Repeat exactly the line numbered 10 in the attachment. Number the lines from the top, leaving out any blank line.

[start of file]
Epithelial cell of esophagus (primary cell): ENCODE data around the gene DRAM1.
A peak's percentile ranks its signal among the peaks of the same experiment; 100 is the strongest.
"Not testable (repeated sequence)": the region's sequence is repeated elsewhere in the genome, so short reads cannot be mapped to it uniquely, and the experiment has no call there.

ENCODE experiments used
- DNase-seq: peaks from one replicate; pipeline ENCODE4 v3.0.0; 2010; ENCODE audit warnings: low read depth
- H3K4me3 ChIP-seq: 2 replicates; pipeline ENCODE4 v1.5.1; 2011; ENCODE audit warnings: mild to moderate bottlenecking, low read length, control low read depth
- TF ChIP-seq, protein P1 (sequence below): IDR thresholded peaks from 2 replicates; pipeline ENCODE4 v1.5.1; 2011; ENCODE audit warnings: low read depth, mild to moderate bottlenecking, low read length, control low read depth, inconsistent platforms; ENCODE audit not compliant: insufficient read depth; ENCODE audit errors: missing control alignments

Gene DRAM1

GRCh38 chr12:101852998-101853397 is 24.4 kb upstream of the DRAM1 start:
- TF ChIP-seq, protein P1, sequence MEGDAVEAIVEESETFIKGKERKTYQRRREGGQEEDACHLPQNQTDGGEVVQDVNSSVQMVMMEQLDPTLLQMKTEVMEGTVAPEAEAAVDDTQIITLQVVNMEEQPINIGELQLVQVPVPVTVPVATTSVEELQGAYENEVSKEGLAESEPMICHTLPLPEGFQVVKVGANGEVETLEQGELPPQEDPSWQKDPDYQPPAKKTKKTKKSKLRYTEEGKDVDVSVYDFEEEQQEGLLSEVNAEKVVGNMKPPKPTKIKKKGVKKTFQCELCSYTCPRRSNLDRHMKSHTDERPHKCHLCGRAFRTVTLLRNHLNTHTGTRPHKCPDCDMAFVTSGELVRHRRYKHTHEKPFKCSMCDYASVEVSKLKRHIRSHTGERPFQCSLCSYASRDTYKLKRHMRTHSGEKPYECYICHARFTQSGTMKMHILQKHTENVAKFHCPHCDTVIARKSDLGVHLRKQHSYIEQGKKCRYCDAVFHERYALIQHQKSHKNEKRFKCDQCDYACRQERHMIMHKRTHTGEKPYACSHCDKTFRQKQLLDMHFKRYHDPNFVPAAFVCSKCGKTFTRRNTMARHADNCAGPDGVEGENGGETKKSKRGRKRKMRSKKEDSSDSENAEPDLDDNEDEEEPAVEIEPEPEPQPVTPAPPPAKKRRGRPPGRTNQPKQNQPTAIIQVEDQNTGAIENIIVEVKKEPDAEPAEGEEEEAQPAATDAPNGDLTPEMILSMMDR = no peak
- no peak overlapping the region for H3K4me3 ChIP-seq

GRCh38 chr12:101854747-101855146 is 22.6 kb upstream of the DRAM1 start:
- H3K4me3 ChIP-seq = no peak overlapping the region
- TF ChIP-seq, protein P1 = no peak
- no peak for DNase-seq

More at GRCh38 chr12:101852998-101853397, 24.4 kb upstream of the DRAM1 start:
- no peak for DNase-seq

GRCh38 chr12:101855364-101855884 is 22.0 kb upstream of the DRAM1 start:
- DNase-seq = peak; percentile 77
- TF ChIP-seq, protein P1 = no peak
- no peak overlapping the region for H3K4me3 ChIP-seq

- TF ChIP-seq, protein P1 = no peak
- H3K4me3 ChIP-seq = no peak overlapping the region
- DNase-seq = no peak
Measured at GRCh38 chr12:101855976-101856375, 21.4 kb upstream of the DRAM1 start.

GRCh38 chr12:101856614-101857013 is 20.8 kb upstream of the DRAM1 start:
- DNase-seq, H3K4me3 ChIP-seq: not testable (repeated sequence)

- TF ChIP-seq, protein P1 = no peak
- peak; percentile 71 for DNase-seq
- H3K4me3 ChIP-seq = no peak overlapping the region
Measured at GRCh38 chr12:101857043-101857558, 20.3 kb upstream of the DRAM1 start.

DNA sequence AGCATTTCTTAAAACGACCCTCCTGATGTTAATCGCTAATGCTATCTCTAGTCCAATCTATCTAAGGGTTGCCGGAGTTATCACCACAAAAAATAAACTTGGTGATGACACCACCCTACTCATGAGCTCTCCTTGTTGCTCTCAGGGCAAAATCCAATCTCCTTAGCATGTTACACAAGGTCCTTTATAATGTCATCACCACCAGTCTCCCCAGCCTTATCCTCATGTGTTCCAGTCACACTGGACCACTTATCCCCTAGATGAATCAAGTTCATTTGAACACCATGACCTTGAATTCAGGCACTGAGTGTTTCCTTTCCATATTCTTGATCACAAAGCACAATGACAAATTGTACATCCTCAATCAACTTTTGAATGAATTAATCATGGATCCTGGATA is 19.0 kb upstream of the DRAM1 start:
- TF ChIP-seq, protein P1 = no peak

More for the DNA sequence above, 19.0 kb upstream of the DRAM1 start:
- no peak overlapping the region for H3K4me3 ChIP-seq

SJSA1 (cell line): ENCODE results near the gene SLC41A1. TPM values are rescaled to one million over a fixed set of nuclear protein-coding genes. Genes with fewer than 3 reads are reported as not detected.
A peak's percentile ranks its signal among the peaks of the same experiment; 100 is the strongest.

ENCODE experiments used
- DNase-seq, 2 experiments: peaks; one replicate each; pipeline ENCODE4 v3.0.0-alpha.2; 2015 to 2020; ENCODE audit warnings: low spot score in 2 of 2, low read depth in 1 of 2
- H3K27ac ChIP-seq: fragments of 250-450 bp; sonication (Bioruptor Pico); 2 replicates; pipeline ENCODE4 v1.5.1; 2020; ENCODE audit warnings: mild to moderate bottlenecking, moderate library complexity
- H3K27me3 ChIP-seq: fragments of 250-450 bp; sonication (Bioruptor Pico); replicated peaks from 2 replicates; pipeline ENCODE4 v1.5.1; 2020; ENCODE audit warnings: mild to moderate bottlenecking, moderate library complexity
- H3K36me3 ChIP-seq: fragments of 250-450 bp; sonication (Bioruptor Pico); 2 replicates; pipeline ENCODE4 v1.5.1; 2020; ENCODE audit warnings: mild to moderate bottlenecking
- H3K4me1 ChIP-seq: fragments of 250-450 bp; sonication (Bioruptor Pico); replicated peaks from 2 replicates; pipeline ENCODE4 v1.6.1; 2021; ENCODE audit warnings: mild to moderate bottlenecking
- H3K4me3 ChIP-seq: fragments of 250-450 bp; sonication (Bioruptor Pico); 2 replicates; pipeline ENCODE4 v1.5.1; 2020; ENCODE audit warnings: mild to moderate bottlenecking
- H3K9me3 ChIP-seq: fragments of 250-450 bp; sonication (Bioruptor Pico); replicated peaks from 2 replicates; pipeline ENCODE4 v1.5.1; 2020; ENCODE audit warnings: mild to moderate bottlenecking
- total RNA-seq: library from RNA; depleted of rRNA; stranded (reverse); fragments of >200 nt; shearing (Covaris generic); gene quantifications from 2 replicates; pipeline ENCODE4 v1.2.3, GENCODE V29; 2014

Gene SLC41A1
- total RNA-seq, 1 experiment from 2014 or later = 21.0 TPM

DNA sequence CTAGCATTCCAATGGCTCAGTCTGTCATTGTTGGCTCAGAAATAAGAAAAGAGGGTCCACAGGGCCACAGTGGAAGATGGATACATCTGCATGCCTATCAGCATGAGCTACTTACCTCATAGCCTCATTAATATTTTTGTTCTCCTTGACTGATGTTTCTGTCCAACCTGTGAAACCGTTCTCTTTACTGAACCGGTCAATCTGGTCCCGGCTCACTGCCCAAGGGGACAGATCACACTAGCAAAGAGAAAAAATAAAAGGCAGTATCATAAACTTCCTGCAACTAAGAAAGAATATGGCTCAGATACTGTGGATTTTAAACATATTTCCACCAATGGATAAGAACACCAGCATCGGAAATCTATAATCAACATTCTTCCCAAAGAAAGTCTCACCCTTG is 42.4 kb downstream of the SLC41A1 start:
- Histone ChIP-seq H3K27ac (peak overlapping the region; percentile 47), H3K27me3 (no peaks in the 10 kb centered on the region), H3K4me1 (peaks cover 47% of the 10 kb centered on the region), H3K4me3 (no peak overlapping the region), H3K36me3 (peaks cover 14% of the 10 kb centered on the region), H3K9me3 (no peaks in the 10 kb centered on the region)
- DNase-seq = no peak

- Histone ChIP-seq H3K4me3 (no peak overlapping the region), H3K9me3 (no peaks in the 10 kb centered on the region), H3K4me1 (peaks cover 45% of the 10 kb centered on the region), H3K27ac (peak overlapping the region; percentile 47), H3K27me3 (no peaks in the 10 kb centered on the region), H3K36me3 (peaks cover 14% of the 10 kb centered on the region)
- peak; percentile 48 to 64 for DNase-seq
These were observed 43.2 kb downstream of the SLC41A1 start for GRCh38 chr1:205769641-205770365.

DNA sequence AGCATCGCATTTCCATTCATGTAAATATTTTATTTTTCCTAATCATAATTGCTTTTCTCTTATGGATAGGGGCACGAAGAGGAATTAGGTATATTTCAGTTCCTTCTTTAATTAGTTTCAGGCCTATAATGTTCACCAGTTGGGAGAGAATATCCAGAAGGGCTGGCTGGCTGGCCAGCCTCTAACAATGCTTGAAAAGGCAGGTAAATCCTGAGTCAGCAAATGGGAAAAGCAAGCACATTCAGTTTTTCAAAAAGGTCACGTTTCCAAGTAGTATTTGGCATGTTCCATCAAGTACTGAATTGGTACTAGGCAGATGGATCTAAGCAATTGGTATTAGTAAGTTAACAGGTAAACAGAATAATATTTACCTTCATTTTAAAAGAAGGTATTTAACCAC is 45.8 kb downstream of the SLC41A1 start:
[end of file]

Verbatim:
- TF ChIP-seq, protein P1, sequence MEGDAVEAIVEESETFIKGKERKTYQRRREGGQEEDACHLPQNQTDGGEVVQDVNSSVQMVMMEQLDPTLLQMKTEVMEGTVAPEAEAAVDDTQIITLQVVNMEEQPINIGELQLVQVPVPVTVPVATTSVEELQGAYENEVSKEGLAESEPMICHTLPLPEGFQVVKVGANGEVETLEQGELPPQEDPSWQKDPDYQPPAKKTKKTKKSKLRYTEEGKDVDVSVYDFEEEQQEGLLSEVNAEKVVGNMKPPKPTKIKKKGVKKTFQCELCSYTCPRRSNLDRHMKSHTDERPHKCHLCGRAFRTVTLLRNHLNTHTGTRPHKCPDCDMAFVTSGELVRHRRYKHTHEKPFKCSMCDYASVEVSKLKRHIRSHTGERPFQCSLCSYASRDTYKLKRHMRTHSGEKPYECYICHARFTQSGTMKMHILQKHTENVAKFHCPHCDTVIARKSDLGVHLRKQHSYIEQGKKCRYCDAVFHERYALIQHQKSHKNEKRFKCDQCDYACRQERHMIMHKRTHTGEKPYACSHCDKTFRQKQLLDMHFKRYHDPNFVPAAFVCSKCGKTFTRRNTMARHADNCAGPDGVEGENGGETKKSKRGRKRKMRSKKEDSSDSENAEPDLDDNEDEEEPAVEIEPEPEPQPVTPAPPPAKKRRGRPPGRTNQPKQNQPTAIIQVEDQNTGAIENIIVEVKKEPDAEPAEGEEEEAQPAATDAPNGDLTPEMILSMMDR = no peak